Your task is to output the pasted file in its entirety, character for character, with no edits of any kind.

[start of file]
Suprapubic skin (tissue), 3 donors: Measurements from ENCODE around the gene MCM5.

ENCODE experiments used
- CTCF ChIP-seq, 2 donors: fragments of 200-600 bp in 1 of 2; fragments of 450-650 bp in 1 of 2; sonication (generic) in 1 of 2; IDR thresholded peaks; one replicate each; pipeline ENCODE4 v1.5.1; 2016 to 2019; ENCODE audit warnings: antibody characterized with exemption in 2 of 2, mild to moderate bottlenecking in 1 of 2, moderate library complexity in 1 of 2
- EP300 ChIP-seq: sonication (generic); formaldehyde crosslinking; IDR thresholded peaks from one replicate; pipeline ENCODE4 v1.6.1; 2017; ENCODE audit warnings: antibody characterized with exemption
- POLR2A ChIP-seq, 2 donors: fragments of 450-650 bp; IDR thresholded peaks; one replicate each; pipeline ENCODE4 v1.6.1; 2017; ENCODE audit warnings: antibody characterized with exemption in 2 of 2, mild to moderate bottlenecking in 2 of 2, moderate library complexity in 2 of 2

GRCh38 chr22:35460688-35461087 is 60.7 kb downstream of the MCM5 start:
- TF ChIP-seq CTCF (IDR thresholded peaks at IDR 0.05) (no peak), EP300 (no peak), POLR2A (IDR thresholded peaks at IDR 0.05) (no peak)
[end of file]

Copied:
Suprapubic skin (tissue), 3 donors: Measurements from ENCODE around the gene MCM5.

ENCODE experiments used
- CTCF ChIP-seq, 2 donors: fragments of 200-600 bp in 1 of 2; fragments of 450-650 bp in 1 of 2; sonication (generic) in 1 of 2; IDR thresholded peaks; one replicate each; pipeline ENCODE4 v1.5.1; 2016 to 2019; ENCODE audit warnings: antibody characterized with exemption in 2 of 2, mild to moderate bottlenecking in 1 of 2, moderate library complexity in 1 of 2
- EP300 ChIP-seq: sonication (generic); formaldehyde crosslinking; IDR thresholded peaks from one replicate; pipeline ENCODE4 v1.6.1; 2017; ENCODE audit warnings: antibody characterized with exemption
- POLR2A ChIP-seq, 2 donors: fragments of 450-650 bp; IDR thresholded peaks; one replicate each; pipeline ENCODE4 v1.6.1; 2017; ENCODE audit warnings: antibody characterized with exemption in 2 of 2, mild to moderate bottlenecking in 2 of 2, moderate library complexity in 2 of 2

GRCh38 chr22:35460688-35461087 is 60.7 kb downstream of the MCM5 start:
- TF ChIP-seq CTCF (IDR thresholded peaks at IDR 0.05) (no peak), EP300 (no peak), POLR2A (IDR thresholded peaks at IDR 0.05) (no peak)